8 Keys to Keeping Up With Market Change in Your Business
Don't count on that big innovation that spawned your business to keep you competitive over time.
Every business owner and entrepreneur I meet in my consulting round dreams of finding that "disruptive" innovation that will supercharge their business and move it into the ranks of business unicorns (billion-dollar valuations), such as SpaceX and Apple. They don't realize that these are still rare, require a large risk, and may not be the best way to keep up with the change in the market.
As a potential investor, I always think of the high rate of failure of disruptive technologies, due to the long learning curve of customers, infrastructure change consistently required, and higher marketing costs. As an alternative, I usually recommend more incremental innovation, derived from recognized market changes, done on a regular basis, without the big-bang expectation.
In that context, I was pleased to see the supporting message in a recent book, Fearless Innovation: Going Beyond the Buzzword, by Alex Goryachev. Alex is a Silicon Valley veteran and Cisco executive, often referred to as the "innovation therapist," who details his knowledge of many real-world cases and specifics on how to keep up with change and win in the marketplace.
Here are his key recommendations, with my own insights added, on how you too can successfully keep up with change through regular and less risky incremental innovations, and stay ahead of your competitors in the business world today:
1. Embrace the fact that change waits for no one
As markets continue to change ever more rapidly through new technology and innovation, the global social, economic, and business environment will quickly evolve as well. If you don't keep it top of mind today, then you are going to be left behind. Instill a sense of urgency in your business team.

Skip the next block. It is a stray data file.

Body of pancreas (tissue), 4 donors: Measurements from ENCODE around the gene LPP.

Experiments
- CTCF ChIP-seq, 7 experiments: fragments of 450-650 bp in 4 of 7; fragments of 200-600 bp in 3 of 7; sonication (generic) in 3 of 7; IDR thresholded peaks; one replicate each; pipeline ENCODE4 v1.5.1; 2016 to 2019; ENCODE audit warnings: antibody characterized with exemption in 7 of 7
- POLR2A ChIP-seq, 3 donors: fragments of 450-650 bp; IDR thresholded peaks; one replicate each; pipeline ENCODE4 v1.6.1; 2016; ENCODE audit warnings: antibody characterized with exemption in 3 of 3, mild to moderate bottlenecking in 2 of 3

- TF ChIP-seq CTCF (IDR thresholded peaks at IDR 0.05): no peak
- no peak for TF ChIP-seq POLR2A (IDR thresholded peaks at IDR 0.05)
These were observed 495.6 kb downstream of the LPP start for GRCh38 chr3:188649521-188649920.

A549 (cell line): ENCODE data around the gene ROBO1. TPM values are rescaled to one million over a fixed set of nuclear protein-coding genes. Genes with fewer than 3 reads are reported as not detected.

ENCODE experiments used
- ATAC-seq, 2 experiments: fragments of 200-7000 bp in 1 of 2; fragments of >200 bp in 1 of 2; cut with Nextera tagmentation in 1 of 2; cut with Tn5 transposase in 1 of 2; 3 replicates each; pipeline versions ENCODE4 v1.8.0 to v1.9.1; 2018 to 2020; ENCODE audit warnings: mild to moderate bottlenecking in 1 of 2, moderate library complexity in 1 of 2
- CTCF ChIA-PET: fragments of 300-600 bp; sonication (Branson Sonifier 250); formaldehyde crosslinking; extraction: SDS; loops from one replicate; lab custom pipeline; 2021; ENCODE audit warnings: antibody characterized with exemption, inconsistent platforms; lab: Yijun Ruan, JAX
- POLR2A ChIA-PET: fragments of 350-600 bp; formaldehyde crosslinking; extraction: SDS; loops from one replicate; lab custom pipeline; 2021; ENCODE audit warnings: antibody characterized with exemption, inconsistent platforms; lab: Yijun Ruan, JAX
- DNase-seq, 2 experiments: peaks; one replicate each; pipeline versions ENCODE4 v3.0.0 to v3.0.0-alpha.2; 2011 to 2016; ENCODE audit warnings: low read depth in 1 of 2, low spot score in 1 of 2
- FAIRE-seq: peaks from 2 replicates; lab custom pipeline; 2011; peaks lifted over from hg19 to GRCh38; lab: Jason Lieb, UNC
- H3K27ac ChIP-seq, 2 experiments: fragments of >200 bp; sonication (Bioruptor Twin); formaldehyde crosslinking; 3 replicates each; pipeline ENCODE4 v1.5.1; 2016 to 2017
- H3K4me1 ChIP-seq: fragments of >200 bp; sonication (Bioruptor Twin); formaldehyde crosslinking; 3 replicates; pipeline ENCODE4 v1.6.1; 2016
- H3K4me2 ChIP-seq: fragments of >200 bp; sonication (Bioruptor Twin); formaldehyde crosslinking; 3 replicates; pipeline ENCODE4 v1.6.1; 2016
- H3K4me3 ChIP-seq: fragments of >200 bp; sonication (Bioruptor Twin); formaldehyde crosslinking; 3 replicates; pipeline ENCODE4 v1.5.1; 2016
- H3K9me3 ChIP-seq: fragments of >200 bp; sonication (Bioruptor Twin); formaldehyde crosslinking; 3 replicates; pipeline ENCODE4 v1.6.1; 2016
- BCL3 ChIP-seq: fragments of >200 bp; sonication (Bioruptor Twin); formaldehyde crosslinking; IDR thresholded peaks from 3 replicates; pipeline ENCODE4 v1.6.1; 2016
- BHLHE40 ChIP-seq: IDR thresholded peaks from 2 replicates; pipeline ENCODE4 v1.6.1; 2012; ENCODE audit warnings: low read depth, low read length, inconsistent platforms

I can think of many companies that waited too long to react to change, including Polaroid and Blockbuster and were never able to recover. Don't be lulled into a false sense of security by an initial innovation that has served your company well so far.
2. Take responsibility for owning an informed strategy
Look at the big picture and then home in on the strategy that aligns best with your company and personal values and priorities. Before you act, shut up and listen to employees, customers, and futurists. Take accountability for execution by enabling success through resources, attention, and care.
3. Define realistic metrics to keep track of progress
If you can't measure it, you can't manage it. You need metrics to incentivize the right team behaviors. You as a leader must be transparent about how and why you are investing in one initiative over the other. Not every initiative will win, and you need to also know when to pack it in and move on.
4. Focus on pragmatic innovation rather than disruption
Technology is great, but high-tech major-step-forward solutions are not the answer to all our change challenges. The world moves primarily on small low-risk changes from market adjacencies that come from solving problems and executing measurable milestones with near-term growth potential.
5. Make innovation a team effort rather than a solo one
Get everyone involved, rather than count on a lonely inventor or even a specialized group. Your challenge will be to break down silos, manage diverse and inclusive perspectives, and capitalize on cross-functional insights. Be sure to hire and cultivate new talent with the right mindset.
6. Capitalize on free communal initiatives around you
Keep your eyes and mind open to free sources of innovation in every ecosystem, including open-source software, university cooperative programs, and the many incubators and accelerators supported by volunteers and communities. You can provide the discipline and the resources for results.
7. Establish a governance process to support efforts
Does your business have a chief innovation officer or equivalent function to coordinate activities, make sure resources are provided, and ensure execution and achievement of long-term goals? Innovation must be embedded in every function of your organization and measured at the highest levels.
8. Invest in communication skills and use all platforms
In addition to spreading the word internally, you need to create a dialogue externally with partners and customers. In return, active listening and two-way communication will maximize the value of your impact and results. Don't forget the new social media platforms and industry forums.
You may think that innovation and disruption are interchangeable, but they are different concepts and should not be confused. Every company needs a change strategy to address required problems or get new funding, but don't count on disruption to be that strategy. Instead, I suggest you focus your team on frequent and simple changes, rather than big dreams of saving the world.
This article originally appeared in INC on December 19, 2022